entry success and can fundamentally change the game play.

In this regard, we’ve had enough of industrialized country leadership (in fact, practically of single country leadership) of largely fledgling international finance corporations such as the IMF and in many ways, also the World Bank, both historically aligned along the Washington Consensus and both dominated by European and US intervention. And both, with little to show in terms of success.

We need a Lionel Messi to come off the bench and work development magic, and while that may not be an Argentine in this case, it should be a candidate from a developing country, one that has shown the ability to make bold and assertive decisions to address modern development challenges. Continue reading

Campaigners launch action against Larry Summers nomination

A campaign group in the US has launched an online petition demanding that President Obama NOT nominate Larry Summers. The campaign group is called UltraViolet and it “fight[s] to expand women’s rights and combat sexism everywhere – from politics and government to media and pop culture.” Here is what their action says: Continue reading

What are the odds? And where are the Chinese?

We’ve been waiting with bated breath for the odds makers to get active. After all, free-market thinkers tell us that the market always has the best outcomes and sets the right prices. So surely speculation on this blog, and elsewhere in the media, will be wrong and the market will be right. Finally, yesterday, Paddy Power, an Irish bookmaker (betting site), answered the call. Of course they weren’t the only ones; John Cassidy of the New Yorker made up his own odds last weekend. But Paddy Power, with odds set by the frequency of bets, should give us the pulse of the market. Will they be right?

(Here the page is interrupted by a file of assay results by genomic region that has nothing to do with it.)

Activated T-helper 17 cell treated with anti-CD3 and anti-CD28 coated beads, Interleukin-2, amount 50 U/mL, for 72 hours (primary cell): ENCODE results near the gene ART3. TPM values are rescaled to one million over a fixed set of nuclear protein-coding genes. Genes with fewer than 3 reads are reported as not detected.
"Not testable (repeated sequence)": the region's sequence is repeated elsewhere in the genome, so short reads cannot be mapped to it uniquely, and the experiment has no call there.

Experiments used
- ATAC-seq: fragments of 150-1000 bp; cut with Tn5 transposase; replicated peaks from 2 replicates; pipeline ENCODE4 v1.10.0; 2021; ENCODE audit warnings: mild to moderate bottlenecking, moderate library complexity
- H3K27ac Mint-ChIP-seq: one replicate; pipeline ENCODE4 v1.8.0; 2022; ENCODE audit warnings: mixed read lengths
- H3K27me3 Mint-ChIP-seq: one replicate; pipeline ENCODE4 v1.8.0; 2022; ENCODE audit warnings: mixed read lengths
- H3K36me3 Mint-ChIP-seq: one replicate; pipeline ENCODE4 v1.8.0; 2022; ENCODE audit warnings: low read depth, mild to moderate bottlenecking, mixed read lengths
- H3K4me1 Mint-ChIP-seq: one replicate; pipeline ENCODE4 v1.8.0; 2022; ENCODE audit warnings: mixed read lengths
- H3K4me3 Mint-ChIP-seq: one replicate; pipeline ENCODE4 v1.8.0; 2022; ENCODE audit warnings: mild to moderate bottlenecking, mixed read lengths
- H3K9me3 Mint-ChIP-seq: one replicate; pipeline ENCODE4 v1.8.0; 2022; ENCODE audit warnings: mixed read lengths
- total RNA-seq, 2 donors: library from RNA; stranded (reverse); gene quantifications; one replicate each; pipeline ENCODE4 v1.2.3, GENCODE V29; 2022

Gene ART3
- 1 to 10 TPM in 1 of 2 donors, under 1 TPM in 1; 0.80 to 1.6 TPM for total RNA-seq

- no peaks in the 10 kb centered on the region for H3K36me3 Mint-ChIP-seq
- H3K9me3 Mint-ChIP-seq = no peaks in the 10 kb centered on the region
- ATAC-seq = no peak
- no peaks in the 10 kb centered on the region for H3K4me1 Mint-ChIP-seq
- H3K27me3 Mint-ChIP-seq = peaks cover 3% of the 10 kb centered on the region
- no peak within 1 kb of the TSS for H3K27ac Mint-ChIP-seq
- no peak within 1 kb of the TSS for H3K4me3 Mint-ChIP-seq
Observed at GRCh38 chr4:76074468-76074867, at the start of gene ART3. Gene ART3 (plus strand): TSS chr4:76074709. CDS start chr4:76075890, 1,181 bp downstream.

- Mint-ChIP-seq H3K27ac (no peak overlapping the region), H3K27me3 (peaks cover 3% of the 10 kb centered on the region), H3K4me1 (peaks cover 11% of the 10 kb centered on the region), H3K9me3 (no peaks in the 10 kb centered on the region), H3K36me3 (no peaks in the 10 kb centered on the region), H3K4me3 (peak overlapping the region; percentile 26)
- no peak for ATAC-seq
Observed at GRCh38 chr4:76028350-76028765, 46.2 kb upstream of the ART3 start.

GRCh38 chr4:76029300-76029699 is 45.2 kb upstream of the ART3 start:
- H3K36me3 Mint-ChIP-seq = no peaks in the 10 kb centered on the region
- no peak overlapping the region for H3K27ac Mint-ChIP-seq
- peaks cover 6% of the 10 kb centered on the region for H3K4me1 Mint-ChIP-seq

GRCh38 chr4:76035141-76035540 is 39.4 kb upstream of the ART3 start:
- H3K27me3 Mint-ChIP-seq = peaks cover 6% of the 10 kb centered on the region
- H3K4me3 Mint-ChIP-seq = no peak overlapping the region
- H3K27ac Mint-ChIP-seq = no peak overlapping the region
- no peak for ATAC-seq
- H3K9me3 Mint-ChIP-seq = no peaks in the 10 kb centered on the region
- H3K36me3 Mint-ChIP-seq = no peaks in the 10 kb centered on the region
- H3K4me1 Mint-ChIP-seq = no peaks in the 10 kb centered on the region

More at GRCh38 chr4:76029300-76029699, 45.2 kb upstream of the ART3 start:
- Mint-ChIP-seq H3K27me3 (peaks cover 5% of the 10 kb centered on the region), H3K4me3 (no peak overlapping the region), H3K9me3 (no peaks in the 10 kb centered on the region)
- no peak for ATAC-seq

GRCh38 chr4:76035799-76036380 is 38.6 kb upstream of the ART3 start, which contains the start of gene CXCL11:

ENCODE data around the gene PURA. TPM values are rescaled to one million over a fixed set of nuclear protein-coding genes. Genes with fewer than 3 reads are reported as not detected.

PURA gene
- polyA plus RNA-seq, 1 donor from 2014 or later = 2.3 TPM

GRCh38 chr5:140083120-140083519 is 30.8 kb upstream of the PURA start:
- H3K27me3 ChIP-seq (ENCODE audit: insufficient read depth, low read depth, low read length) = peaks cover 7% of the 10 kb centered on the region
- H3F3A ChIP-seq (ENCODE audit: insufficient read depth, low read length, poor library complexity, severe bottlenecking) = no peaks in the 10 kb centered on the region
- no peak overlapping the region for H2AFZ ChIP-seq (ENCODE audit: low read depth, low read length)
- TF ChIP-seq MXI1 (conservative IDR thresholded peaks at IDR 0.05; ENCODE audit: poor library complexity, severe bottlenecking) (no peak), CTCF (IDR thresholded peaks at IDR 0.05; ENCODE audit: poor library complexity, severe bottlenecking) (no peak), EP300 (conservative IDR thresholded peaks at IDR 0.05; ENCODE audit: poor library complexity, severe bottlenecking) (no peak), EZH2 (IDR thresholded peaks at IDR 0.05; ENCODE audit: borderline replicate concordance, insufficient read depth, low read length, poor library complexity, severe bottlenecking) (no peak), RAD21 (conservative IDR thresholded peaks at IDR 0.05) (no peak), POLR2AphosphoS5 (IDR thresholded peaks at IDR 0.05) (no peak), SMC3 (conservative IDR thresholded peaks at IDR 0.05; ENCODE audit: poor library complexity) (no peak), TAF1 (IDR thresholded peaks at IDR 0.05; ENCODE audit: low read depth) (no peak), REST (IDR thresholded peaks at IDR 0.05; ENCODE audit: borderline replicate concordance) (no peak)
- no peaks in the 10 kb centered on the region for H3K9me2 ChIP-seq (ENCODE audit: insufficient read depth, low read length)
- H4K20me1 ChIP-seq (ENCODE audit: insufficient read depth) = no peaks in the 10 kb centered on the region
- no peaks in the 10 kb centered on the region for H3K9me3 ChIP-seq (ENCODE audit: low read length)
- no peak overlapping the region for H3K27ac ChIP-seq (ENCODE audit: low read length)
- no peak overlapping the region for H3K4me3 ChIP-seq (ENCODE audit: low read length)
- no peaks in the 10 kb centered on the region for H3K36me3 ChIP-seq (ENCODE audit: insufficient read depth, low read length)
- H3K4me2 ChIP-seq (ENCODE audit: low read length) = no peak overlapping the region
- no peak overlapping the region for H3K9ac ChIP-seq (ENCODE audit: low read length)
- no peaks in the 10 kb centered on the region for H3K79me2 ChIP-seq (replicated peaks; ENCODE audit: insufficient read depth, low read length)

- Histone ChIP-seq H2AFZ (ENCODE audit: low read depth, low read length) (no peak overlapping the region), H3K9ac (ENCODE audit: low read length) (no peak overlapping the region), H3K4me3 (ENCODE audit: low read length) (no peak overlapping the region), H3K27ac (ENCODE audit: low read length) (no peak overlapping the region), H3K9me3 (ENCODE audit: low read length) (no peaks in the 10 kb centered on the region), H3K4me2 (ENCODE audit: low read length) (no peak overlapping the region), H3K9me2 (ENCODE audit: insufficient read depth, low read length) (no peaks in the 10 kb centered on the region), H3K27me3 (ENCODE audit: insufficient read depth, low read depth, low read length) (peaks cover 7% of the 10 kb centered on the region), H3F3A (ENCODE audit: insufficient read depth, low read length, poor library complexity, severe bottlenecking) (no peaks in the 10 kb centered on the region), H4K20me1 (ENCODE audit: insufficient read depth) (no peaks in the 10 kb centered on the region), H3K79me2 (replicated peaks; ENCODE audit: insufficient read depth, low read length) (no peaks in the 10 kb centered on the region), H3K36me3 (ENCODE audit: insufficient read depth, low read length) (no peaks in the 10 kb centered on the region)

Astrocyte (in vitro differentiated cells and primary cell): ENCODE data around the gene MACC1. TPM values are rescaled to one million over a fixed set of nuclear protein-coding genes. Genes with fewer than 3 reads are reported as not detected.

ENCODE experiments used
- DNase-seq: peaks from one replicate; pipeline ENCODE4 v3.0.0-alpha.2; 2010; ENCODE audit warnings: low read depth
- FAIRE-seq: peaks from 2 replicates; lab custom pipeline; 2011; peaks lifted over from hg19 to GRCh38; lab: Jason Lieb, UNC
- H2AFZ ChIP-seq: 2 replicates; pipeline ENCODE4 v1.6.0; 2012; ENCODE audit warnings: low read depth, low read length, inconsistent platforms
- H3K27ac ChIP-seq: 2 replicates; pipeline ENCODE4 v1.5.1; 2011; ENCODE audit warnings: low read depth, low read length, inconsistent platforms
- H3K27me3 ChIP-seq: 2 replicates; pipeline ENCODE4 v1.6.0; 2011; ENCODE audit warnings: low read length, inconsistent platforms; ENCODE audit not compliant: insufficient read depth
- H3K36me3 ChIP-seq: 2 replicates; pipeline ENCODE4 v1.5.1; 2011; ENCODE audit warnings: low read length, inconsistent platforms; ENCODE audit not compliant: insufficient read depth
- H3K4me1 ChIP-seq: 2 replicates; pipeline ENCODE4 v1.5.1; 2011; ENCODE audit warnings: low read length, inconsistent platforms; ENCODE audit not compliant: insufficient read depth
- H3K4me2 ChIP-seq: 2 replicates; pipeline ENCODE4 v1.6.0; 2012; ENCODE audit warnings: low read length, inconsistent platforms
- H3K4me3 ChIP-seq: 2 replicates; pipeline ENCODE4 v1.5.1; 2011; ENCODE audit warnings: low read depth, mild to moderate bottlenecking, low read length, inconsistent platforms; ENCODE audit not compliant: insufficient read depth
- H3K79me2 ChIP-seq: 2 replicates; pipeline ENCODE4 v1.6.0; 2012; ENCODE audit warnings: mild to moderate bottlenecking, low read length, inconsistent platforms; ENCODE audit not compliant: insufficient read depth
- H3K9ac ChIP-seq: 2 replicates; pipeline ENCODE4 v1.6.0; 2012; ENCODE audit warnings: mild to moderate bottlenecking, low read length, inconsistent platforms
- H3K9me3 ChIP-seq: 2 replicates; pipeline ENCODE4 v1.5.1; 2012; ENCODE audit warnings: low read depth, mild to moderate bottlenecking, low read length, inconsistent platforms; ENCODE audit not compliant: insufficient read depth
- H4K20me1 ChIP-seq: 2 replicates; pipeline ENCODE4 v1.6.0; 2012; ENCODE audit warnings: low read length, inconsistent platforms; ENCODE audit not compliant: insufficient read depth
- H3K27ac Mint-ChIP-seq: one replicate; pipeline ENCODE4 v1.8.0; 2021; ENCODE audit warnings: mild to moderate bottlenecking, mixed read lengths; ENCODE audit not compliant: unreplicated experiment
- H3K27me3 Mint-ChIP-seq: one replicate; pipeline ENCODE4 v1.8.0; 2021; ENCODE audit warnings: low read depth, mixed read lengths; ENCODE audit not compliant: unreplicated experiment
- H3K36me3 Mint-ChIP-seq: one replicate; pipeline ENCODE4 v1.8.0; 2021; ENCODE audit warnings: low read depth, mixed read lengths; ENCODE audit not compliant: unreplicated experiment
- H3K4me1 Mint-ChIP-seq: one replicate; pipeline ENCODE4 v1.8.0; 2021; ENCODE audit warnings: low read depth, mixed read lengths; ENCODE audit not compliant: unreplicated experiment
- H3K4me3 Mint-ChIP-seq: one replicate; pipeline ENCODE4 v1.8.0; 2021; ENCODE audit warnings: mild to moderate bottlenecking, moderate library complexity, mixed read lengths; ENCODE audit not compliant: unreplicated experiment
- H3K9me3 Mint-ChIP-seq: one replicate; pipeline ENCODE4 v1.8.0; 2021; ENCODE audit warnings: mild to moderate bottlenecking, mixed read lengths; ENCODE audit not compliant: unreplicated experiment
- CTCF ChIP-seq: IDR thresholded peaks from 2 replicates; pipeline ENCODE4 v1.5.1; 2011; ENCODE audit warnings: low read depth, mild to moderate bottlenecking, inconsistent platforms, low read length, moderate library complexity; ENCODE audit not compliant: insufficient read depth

A review of the odds as of 21 Feb:

Larry Summers  4/11
Susan Rice  9/2
Hillary Clinton  9/2
Kemal Dervis  9/1
Tim Geithner  9/1
Ngozi Okonjo-Iweala  20/1
Trevor Manuel  20/1
Lula da Silva  20/1
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Calls for developing country candidates growing stronger

With over 2,200 votes on the worldbankpresident.org poll within less than a week of its launch, the demand for developing world candidates has perhaps never been stronger.

Devesh Kapur, who co-authored the official history of the World Bank, calls the nomination process “dreadfully antiquated” in an article for the New Europe Post Online, arguing that the Bank in reality has little choice but to look to the growing emerging-market economies, rather than the indebted West, for resources. But they would then “rightly demand a greater voice in running the Bank”. Kapur lists Luiz Inácio “Lula” da Silva, Ernest Zedillo of Mexico and Ngozi Okonjo-Iweala of Nigeria, to name a few, as favoured developing country candidates. But he also doesn’t rule out Hilary Clinton as a credible candidate.